Ed Buck receives 30-year prison sentence

Wave Wire Services

LOS ANGELES — A former Democratic political donor who supplied drugs to two men who overdosed in his West Hollywood apartment has been sentenced to 30 years in federal prison.

Ed Buck, 67, was convicted last year of nine felony counts stemming from the deaths of Gemmel Moore and Timothy Dean.

Evidence showed Buck lured young Black men who were often experiencing homelessness, addiction, and/or poverty to his apartment for sexually charged sessions in which he would inject them with methamphetamine and drug them with sedatives, with and without their consent.

“He will be a danger to the community until the day he dies,” Assistant U.S. Attorney Chelsea Norell told the court.

Before he was sentenced, Buck spoke briefly to U.S. District Judge Christina A. Snyder, and apologized “for my part in the tragic deaths of Gemmel and Timothy.”

“These are men I cared for and loved,” Buck said. “I did not cause their deaths.”

He asked Snyder to “look at the good in my life,” saying he is not the caricature of a “meth-fueled ax killer” that the government portrayed him to be.

Snyder called the case “one of the most difficult and tragic” she has ever presided over.

“These lives mattered,” she said. “What happened here was reprehensible conduct.”

Moore and Dean died of methamphetamine overdoses 18 months apart — Moore in July 2017 and Dean in January 2019.

After less than a day of deliberations on July 27, 2021 — the four-year anniversary of Moore’s death — a federal jury in downtown Los Angeles found Buck guilty of all charged counts.

Buck solicited his victims in various ways, including using social media platforms, dating and escort websites, or via referrals from prior victims, including individuals he hired to do other work for him, offering a finder’s fee for referrals, evidence showed.

Buck — who has donated more than $500,000 to mostly Democratic causes and served in 2016 as one of California’s Electoral College members — was convicted of two counts of distribution of controlled substances resulting in death.

He was also found guilty of enticing Moore and another man to travel to Los Angeles to engage in prostitution; knowingly and intentionally distributing methamphetamine; and using his West Hollywood apartment for the purpose of distributing narcotics such as methamphetamine, and the sedatives gamma hydroxybutyric acid (GHB) and clonazepam.

Prosecutors said Buck caused the deaths as a result of his “fetish” for injecting men with increasing doses of methamphetamine until they became comatose. The defense countered that the victims suffered from serious medical conditions that ended their lives.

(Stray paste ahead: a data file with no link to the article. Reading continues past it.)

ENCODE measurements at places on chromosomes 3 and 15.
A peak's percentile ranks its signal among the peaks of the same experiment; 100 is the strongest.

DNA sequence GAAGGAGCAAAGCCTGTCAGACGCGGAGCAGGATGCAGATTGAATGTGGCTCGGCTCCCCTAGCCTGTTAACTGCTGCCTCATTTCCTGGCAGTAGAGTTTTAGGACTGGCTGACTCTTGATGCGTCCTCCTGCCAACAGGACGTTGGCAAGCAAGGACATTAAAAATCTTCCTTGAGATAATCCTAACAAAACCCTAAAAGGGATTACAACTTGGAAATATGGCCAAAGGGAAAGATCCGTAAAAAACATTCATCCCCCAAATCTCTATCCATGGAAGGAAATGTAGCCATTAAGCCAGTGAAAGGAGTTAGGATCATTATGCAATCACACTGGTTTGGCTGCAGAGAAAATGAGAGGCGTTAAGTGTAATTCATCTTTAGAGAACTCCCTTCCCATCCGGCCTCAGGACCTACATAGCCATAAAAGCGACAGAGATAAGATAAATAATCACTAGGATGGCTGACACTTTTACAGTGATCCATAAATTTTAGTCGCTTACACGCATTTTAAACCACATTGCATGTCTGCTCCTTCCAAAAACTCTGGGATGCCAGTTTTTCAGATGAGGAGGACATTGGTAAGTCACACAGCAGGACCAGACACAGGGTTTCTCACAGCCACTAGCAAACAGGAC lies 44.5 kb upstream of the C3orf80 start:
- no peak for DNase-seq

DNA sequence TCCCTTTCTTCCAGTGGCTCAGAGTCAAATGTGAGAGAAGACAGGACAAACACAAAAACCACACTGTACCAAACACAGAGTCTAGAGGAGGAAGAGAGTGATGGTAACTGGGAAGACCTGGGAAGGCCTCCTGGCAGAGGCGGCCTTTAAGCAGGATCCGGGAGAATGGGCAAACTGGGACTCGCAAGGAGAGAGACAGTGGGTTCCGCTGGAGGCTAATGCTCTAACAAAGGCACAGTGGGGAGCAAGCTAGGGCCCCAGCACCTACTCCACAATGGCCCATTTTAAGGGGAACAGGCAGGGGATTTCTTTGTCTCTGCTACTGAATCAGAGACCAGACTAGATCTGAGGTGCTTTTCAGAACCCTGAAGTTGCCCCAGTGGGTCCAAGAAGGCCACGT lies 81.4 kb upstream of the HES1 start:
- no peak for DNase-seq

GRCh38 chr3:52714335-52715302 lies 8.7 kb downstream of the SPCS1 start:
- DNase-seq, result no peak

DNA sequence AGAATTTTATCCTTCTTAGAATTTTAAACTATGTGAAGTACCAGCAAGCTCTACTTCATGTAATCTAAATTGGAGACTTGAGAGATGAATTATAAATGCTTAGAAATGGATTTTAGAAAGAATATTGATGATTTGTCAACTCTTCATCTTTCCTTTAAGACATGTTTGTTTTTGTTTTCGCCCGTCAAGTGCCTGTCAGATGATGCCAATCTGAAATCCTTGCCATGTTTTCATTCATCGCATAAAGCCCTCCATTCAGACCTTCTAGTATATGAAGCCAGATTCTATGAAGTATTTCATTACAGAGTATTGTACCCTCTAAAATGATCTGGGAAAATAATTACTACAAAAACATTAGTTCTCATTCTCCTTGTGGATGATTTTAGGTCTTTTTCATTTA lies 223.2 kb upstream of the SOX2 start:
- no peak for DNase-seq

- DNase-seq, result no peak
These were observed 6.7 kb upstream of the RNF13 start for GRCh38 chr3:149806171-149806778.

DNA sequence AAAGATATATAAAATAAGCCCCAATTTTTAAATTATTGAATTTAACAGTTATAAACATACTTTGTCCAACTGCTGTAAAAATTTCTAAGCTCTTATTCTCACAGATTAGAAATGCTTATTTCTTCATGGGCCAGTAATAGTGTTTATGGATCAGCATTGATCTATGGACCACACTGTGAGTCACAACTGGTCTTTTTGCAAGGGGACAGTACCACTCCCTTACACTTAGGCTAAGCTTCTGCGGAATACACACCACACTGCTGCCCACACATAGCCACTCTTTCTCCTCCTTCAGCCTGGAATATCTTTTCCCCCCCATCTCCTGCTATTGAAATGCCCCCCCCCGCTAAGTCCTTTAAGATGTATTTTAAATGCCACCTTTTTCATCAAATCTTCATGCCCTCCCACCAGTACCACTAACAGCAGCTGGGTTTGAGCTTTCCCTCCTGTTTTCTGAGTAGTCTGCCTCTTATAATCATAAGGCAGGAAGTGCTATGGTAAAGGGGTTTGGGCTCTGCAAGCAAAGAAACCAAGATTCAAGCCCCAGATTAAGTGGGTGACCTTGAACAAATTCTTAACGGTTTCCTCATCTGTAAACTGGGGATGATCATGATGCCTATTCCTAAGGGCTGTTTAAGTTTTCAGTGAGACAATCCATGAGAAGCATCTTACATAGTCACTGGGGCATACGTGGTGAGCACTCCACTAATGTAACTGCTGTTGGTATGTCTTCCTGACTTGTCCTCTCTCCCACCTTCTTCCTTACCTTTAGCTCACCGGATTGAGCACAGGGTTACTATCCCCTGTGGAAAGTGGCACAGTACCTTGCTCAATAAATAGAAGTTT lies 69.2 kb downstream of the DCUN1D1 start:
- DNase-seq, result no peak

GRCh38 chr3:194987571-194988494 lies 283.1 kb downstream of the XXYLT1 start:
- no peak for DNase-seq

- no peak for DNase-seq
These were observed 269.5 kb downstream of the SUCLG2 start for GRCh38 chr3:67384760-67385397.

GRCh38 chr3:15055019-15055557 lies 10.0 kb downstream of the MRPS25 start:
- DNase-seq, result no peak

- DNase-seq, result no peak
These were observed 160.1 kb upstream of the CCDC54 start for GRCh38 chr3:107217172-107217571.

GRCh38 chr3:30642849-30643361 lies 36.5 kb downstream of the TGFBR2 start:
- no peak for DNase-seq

Buck declined to testify in his own defense.

Over the course of the two-week trial, federal prosecutors called more than 20 witnesses, including four men who told of smoking methamphetamine that Buck provided and then being pressured to allow the defendant to inject them with the drug.

Arguing for a sentence of 10 years or less, Buck’s attorney, Mark Werksman, said that his client was “redeemable … a loving, caring man devoted to political causes.”

The defense attorney said that as a child, Buck had been sexually abused by his own father and church members, and later became addicted to the amphetamines he was prescribed to treat narcolepsy. That addiction led to a 20-year dependence on methamphetamine, which “fueled his dark side,” Werksman told the court.

Latisha Nixon, the mother of Gemmel Moore, one of two men who died of drug overdoses in the West Hollywood apartment of Ed Buck, addresses reporters after Buck’s sentencing April 14. (Photo by Lorenzo Gomez)

Nearly 10 family members and friends of the victims gave impact statements to the court, asking Snyder to impose the maximum.

“All I can think about is how my son died — naked, on a mattress, with no love around him,” said a sobbing LaTisha Nixon, the mother of Moore.

Dean’s sister, Joann Campbell, said outside court that she was not satisfied with the 30-year sentence handed to Buck.

“I was hoping for more time for this man,” she said, conceding that “no amount of time will bring back my brother.”

As for Buck’s apology, Campbell said it was “too little, too late,” and makes no difference.

Addressing the family members, U.S. Attorney Tracy Wilkison said “no sentence would be enough to undo the harm that was done to you.”

At the conclusion of the hearing, the judge said a restitution hearing would take place within 60 days. Prosecutors are asking for $51,562 to be paid to the victims’ families, and $400,000 in fines.


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